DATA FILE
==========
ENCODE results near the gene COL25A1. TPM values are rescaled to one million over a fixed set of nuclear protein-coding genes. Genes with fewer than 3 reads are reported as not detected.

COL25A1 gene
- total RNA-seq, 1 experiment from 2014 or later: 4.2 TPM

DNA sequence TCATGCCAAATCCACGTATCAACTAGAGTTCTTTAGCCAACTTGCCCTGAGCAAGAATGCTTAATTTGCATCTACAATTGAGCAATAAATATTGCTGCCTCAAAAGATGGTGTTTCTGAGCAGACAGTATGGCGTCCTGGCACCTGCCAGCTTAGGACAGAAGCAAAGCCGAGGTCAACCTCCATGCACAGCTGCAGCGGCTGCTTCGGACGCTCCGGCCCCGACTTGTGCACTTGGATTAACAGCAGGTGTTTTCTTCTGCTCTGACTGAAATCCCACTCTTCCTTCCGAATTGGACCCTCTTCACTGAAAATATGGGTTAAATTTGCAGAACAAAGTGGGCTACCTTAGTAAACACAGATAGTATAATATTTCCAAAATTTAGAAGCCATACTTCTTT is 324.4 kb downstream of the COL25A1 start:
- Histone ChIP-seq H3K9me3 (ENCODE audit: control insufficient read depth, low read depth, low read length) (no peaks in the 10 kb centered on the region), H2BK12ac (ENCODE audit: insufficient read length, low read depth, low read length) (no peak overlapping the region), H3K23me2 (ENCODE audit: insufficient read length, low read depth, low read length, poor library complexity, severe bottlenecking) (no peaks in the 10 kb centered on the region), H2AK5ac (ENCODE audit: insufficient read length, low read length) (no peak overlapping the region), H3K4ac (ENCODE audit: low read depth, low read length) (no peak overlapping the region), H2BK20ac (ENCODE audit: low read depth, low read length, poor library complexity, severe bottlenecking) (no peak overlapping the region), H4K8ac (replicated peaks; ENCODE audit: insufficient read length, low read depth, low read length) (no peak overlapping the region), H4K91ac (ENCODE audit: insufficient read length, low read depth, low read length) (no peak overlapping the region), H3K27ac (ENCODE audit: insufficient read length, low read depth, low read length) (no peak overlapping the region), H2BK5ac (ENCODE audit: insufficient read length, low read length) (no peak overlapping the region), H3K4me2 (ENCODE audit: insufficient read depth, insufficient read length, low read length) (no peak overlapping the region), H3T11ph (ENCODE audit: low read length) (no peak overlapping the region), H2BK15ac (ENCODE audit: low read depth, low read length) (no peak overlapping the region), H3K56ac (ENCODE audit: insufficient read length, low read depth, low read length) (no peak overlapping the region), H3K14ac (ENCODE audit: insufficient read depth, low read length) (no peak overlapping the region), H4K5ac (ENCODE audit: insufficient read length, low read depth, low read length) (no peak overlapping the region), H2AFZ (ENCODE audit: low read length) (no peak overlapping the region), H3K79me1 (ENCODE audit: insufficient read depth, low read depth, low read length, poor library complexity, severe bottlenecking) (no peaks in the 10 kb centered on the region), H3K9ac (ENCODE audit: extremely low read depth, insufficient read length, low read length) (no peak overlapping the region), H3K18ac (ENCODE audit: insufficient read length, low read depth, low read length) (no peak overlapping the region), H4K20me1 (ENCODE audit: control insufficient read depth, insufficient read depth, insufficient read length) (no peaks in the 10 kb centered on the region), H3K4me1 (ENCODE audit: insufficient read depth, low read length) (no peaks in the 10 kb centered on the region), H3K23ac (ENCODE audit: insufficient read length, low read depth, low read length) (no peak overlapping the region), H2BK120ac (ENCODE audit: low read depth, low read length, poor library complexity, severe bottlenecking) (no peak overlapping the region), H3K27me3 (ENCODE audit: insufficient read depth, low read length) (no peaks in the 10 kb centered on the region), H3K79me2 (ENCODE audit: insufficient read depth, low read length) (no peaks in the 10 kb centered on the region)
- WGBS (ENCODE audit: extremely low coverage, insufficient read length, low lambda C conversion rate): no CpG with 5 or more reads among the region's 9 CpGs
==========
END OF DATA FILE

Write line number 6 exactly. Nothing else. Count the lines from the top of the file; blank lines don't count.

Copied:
- WGBS (ENCODE audit: extremely low coverage, insufficient read length, low lambda C conversion rate): no CpG with 5 or more reads among the region's 9 CpGs